A Bhopali becomes A Puneri
Kedar, who is a shishya of Gwalior-Jaipur gharana vocalist Pt Ulhas Kashalkar, also spent five years in Kolkata studying music
Ruchira Kedar’s journey has been high octave, just the way her father envisioned. Born and bred in Bhopal, she moved to Pune at the age of 14, to pursue music seriously. “My father had ambitious plans for me. He was my earliest guru and it was his dream to see me pursue music professionally. So he packed me off to Pune when I was in class IX, against the wishes of my extended family. But he and my mother were firm. That’s how I landed here,” says Kedar, an accomplished Hindustani classical vocalist.
In Pune, she trained under Dr Alaka Deo Marulkar, who took good care of her, enrolling her in Abhinava Vidyalaya. Kedar reminisces, “I quite enjoyed the independence that came with my relocation. I was happy to make new friends at the hostel. The people were very helpful, unlike the reputation that pure-bred Puneri people have. I couldn’t do my riyaz at the hostel, so I would visit the homes of acquaintances and practised at their place. Except for a couple of nosy questions about my surname, which was Kale, people were non-interfering. The casteism that was inherent in the question about my surname was lost on me. I realised the significance of that question when I went to Bhopal during holidays and told my mother of this exchange. My mother told me, ‘If they ask you this question again, tell them you are a Konkanasth Brahmin’.”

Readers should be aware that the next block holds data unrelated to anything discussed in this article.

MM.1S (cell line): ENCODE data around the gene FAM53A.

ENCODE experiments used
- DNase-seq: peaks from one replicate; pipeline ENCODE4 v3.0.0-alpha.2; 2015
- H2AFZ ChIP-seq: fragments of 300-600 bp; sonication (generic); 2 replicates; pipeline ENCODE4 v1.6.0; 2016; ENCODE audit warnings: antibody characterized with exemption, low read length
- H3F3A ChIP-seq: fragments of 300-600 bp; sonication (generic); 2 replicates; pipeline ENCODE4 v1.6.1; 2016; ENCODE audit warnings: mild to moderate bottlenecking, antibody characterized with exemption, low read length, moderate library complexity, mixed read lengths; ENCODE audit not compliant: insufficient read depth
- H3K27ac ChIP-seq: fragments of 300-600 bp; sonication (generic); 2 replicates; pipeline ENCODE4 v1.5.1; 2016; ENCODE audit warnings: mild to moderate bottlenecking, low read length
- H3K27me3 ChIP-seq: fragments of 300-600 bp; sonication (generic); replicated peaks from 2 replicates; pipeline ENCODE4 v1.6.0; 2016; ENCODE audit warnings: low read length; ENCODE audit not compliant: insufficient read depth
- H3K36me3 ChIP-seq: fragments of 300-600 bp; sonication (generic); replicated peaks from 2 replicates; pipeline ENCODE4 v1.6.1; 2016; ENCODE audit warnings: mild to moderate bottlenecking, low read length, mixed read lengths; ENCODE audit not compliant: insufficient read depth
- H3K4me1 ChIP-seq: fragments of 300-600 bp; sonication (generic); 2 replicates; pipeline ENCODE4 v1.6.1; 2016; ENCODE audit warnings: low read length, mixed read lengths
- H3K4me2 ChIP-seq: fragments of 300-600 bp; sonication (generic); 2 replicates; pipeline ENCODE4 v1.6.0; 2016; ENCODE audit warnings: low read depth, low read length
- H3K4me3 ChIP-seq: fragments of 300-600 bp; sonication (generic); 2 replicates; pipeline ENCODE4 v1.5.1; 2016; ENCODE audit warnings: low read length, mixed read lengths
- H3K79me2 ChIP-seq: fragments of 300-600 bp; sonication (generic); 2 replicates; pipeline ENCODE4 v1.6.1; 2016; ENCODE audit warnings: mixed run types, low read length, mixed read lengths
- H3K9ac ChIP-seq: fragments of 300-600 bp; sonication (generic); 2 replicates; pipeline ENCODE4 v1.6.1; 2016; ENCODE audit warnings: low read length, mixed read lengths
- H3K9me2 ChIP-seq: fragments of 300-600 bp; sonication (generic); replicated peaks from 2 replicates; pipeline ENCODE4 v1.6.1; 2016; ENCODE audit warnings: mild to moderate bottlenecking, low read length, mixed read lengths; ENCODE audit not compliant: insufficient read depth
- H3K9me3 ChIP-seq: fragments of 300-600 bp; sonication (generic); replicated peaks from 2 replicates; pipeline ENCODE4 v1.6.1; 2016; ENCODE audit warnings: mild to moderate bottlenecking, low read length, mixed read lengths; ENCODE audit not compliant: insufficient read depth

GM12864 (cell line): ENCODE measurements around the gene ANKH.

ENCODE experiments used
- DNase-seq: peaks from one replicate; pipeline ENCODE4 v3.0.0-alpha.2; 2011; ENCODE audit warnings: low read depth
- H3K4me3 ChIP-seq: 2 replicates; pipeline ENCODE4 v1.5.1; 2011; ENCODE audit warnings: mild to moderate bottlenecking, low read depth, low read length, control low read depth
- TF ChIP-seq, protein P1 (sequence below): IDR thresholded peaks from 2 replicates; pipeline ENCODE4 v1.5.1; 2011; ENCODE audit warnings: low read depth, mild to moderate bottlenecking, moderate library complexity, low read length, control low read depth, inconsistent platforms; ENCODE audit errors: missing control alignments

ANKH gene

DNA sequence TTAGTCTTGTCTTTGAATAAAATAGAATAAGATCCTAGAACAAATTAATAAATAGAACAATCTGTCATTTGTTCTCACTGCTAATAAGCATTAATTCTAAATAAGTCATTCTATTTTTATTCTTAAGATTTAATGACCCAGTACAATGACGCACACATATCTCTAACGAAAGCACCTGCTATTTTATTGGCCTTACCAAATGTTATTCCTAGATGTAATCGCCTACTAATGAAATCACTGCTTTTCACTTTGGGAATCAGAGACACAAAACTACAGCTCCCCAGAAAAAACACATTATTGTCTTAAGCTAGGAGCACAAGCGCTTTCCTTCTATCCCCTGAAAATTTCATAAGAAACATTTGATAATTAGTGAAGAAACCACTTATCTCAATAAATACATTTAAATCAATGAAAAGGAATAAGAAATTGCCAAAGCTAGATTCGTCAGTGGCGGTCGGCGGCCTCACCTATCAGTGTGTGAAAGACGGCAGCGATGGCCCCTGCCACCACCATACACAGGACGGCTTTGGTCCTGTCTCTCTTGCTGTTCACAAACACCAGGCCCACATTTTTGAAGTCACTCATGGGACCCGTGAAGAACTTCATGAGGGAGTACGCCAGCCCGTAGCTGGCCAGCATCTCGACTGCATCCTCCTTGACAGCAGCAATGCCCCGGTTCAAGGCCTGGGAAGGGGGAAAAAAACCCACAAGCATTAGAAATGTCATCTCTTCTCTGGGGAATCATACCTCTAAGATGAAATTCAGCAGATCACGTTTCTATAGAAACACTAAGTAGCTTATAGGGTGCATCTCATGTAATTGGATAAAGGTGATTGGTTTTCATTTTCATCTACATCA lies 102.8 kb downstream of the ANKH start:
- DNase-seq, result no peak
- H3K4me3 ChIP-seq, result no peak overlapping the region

Besides music, Kedar also had to hone her spoken and written Marathi. “Maharshtrians living in Bhopal speak Marathi, which is mostly a literal translation of Hindi. When I came here, I had to study the subject in school and also learnt to speak it well. During holidays, my family would tell me, ‘Ah, now you speak Puneri Marathi’.”
What she missed about Bhopal in Pune was food. “The food culture in Bhopal is awesome. There are several options in street food,” says she.
Kedar, who is a shishya of Gwalior-Jaipur gharana vocalist Pt Ulhas Kashalkar, also spent five years in Kolkata studying music. “I received a residential scholarship with the prestigious ITC Sangeet Research Academy, and I moved to Kolkata. That was an altogether different experience. Artists are respected and adulated in Bengal. They are fulsome and superlative when showering praise on the artists. They, like Maharashtrians, know their art and anyone wishing to do something in this field, is encouraged,” she adds.
Now, a permanent resident of Pune, Kedar has completely absorbed the ethos of the city.